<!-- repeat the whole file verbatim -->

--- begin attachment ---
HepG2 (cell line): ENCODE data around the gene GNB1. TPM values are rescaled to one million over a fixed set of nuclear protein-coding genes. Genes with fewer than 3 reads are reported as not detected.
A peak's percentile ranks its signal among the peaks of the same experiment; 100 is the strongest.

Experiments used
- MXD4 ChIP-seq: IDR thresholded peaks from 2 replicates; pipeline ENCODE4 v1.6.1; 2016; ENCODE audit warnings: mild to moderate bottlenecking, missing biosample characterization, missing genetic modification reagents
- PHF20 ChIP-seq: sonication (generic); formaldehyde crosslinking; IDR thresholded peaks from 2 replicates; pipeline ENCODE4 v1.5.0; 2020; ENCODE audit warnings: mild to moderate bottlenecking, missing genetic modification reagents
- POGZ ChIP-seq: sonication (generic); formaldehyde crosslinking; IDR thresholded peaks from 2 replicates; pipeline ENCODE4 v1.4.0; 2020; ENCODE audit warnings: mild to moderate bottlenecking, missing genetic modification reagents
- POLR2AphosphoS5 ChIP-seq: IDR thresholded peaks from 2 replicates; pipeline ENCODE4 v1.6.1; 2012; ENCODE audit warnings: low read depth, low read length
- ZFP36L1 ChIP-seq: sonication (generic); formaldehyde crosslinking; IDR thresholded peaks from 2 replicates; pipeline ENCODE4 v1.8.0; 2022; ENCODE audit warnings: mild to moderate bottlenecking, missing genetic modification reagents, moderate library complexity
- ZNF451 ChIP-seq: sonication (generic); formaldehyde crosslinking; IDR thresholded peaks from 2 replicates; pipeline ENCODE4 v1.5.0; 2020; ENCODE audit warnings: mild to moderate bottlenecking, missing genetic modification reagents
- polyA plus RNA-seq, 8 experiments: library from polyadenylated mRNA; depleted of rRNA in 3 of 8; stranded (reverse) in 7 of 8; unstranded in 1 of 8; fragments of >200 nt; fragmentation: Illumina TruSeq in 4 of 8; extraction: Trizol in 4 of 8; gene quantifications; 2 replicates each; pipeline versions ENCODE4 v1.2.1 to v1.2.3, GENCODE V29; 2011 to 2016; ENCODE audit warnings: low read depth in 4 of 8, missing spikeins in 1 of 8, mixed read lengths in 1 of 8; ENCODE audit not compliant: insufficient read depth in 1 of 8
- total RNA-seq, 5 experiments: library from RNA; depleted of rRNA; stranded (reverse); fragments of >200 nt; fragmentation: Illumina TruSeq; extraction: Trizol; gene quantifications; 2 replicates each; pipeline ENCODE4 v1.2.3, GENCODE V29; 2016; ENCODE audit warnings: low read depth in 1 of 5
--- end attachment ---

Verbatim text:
HepG2 (cell line): ENCODE data around the gene GNB1. TPM values are rescaled to one million over a fixed set of nuclear protein-coding genes. Genes with fewer than 3 reads are reported as not detected.
A peak's percentile ranks its signal among the peaks of the same experiment; 100 is the strongest.

Experiments used
- MXD4 ChIP-seq: IDR thresholded peaks from 2 replicates; pipeline ENCODE4 v1.6.1; 2016; ENCODE audit warnings: mild to moderate bottlenecking, missing biosample characterization, missing genetic modification reagents
- PHF20 ChIP-seq: sonication (generic); formaldehyde crosslinking; IDR thresholded peaks from 2 replicates; pipeline ENCODE4 v1.5.0; 2020; ENCODE audit warnings: mild to moderate bottlenecking, missing genetic modification reagents
- POGZ ChIP-seq: sonication (generic); formaldehyde crosslinking; IDR thresholded peaks from 2 replicates; pipeline ENCODE4 v1.4.0; 2020; ENCODE audit warnings: mild to moderate bottlenecking, missing genetic modification reagents
- POLR2AphosphoS5 ChIP-seq: IDR thresholded peaks from 2 replicates; pipeline ENCODE4 v1.6.1; 2012; ENCODE audit warnings: low read depth, low read length
- ZFP36L1 ChIP-seq: sonication (generic); formaldehyde crosslinking; IDR thresholded peaks from 2 replicates; pipeline ENCODE4 v1.8.0; 2022; ENCODE audit warnings: mild to moderate bottlenecking, missing genetic modification reagents, moderate library complexity
- ZNF451 ChIP-seq: sonication (generic); formaldehyde crosslinking; IDR thresholded peaks from 2 replicates; pipeline ENCODE4 v1.5.0; 2020; ENCODE audit warnings: mild to moderate bottlenecking, missing genetic modification reagents
- polyA plus RNA-seq, 8 experiments: library from polyadenylated mRNA; depleted of rRNA in 3 of 8; stranded (reverse) in 7 of 8; unstranded in 1 of 8; fragments of >200 nt; fragmentation: Illumina TruSeq in 4 of 8; extraction: Trizol in 4 of 8; gene quantifications; 2 replicates each; pipeline versions ENCODE4 v1.2.1 to v1.2.3, GENCODE V29; 2011 to 2016; ENCODE audit warnings: low read depth in 4 of 8, missing spikeins in 1 of 8, mixed read lengths in 1 of 8; ENCODE audit not compliant: insufficient read depth in 1 of 8
- total RNA-seq, 5 experiments: library from RNA; depleted of rRNA; stranded (reverse); fragments of >200 nt; fragmentation: Illumina TruSeq; extraction: Trizol; gene quantifications; 2 replicates each; pipeline ENCODE4 v1.2.3, GENCODE V29; 2016; ENCODE audit warnings: low read depth in 1 of 5